AMLO proposed that Cuba be declared a “World Heritage Site” for being an “example of resistance” against U.S. aggressions (OPINION)

President Andrés Manuel López Obrador emphasizes that he seeks to avoid failed operations. Photo: (La Jornada)

by Andres Oppenheimer

The Oppenheimer Report.- It sounds like a joke, but Mexico’s President Andrés Manuel Lopez Obrador has proposed that Cuba be declared a “World Heritage Site” for being an “example of resistance” against U.S. aggressions.

But, in fact, it would make more sense to declare Cuba a “World Museum of Failure” for its self-inflicted descent into one of the planet’s most backward countries.

Speaking at a July 24 ceremony attended by Latin American foreign ministers, Lopez Obrador praised Cuba’s defense of its “dignity,” and blamed the U.S. “blockade” — as he refers to the U.S. trade embargo — for the island’s crisis.

He didn’t say a word about the Cuban dictatorship’s brutal repression of thousands of peaceful demonstrators on July 11. Nor did he mention that Cuba’s regime has not allowed a free election in the past 62 years and is responsible for at least 3,051 executions by firing squad and another 1,258 extrajudicial executions since the 1959 revolution, according to the Cubaarchive.org database.

Amazingly, the Cuban regime’s victimization narrative — its claim that its economic and social disaster is caused by U.S. trade sanctions — continues to find support among some Latin American presidents.

In reality, the U.S. embargo on Cuba, imposed in 1962 in response to its nationalization of U.S. companies without paying compensation, has not been the cause of the country’s chronic bankruptcy. Cuba conducts normal trade with more than 70 countries, including — to a limited extent — the United States.

As I noted in a recent column, the United States is the largest exporter of food and agricultural goods to Cuba. In addition, about 500,000 U.S. tourists visit Cuba every year, and U.S. residents send an estimated $3.5 billion a year in family remittances to the island. The United States is one of Cuba’s top income sources.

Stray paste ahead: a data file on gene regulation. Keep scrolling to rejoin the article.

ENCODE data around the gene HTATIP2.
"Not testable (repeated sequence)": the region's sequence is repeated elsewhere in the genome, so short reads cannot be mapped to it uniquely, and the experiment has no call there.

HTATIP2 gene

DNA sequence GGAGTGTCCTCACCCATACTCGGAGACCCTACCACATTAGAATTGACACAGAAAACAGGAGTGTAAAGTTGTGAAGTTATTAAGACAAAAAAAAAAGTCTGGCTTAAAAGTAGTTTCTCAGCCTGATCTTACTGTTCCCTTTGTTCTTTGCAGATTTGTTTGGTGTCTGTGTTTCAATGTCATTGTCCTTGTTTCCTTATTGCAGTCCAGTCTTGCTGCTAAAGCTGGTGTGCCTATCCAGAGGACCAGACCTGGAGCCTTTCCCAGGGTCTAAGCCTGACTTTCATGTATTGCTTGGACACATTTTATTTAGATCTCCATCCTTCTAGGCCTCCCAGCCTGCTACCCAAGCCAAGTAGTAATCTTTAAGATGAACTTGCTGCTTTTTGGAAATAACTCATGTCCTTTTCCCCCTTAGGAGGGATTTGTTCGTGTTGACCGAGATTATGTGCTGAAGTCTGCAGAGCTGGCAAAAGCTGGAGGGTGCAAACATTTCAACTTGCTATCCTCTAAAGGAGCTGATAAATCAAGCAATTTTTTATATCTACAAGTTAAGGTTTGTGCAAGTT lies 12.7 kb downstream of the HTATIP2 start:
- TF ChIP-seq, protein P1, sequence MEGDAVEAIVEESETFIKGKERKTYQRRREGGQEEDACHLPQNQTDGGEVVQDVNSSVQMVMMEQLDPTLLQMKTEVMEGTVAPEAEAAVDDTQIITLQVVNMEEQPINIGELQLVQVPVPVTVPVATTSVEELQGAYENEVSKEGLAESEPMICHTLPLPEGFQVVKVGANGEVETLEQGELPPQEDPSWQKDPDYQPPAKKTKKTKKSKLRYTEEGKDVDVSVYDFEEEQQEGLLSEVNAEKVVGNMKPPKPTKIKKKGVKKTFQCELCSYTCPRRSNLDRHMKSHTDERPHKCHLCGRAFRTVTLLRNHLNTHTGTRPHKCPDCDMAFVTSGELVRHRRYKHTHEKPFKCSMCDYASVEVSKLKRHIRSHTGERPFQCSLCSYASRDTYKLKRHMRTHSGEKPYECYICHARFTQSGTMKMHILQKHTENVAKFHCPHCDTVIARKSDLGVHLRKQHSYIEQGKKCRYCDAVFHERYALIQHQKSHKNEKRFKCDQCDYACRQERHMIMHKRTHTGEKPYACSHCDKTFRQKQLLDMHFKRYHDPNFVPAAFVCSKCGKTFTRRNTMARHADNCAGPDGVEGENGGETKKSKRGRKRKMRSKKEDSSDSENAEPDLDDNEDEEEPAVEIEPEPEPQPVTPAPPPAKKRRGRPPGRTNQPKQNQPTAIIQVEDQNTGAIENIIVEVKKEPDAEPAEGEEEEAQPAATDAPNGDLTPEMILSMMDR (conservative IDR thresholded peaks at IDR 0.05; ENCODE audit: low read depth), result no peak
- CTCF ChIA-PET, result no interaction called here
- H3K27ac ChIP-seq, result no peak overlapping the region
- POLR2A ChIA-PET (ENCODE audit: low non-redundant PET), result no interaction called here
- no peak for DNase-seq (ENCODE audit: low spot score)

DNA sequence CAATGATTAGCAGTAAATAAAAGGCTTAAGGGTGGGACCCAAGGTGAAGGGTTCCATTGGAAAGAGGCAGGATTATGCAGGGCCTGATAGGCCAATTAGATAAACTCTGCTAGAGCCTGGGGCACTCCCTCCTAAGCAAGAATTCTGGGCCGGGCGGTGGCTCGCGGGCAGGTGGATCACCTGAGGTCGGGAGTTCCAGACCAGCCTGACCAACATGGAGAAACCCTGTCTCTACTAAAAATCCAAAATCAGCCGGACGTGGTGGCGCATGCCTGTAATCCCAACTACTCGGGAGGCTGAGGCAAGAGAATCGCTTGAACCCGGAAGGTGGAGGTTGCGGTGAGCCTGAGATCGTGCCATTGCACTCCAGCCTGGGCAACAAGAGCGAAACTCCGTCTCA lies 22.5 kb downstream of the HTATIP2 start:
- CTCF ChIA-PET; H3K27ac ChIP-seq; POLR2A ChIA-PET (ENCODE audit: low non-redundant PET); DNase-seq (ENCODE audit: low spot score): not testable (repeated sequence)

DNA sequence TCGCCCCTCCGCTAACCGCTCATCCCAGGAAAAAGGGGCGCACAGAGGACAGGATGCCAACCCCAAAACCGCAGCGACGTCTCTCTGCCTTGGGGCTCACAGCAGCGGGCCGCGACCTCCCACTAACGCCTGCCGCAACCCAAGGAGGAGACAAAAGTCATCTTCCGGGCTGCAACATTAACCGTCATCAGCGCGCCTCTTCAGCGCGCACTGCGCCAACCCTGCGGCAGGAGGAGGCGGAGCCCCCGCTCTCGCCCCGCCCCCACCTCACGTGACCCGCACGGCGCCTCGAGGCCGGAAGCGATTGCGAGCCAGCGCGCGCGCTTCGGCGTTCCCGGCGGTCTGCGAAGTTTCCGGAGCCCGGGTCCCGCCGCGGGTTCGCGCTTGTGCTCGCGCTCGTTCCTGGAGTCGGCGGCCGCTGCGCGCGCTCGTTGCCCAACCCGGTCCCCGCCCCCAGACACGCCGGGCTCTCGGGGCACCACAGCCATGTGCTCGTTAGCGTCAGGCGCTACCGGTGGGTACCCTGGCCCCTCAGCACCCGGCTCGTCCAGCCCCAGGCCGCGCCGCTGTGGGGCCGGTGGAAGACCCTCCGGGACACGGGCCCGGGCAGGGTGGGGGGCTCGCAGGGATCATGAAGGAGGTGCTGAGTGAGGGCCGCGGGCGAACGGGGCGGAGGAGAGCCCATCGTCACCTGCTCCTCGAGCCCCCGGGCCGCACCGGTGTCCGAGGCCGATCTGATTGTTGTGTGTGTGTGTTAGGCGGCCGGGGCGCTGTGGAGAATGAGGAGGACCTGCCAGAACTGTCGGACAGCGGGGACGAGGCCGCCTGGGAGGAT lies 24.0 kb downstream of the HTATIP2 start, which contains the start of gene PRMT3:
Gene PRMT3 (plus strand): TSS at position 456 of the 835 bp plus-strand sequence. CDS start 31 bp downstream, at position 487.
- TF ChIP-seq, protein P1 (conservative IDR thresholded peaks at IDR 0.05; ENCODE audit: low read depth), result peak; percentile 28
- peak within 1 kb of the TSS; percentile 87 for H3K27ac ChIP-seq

Spain’s former President Felipe Gonzalez, a democratic socialist, told me in an interview last week, that the U.S. embargo could be blamed for perhaps up to 30 percent of Cuba’s economic fiasco, “but 70 percent of it can only be attributed to a mistaken policies that have been carried out for the past six decades” by the island’s regime.

According to most economic data, Cuba was one of Latin America’s most advanced countries before the 1959 revolution. Sure, there were pockets of misery, which the Fidel Castro regime addressed with the help of massive subsidies from the former Soviet Union, but the island already was doing well in health and education compared with other countries in the region.

In public health, Cuba’s mortality rate of 32 per 1,000 live births in 1957 was already the lowest in Latin America and the 13th lowest in the world, according to United Nations data. Cuba ranked ahead of France, West Germany, Belgium, Israel, Japan and Spain, all of which eventually surpassed Cuba in this indicator.

In education, Cuba before the revolution was ranked fourth-highest Latin American country in infant literacy.

Today, Cuba is in shambles. After the regime increased wages by up to five times earlier this year, most Cuban workers today make about $90 dollars a month at the black-market exchange rate. Better paid workers, such as doctors, make about $120 a month.

But with an inflation rate estimated at between 500 percent and 900 percent this year, most goods are either unavailable or out of reach for most Cubans.

A friend told me in a telephone call from Havana that he went to the supermarket earlier this week, and couldn’t find meat, rice, oil or soap. “And when you find something, it’s so expensive that there’s no way you can buy it.”

Even compared to other Communist countries, such as China and Vietnam, Cuba’s performance has been lousy.

“Cuba in 1959 was much more socially advanced than China and Vietnam, two countries that have also had socialist market economies,” says University of Pittsburgh economist Carmelo Mesa-Lago, one of the best-known analysts of the Cuban economy, told me. “Today, both China and Vietnam are much better off than Cuba in most social indicators.”

The president of Mexico’s statement was shameful. If Cuba is an “example” of anything, it’s of a dictatorship that has brought to its country hunger, exile and death.

by Andres Oppenheimer

Source: The Oppenheimer Report



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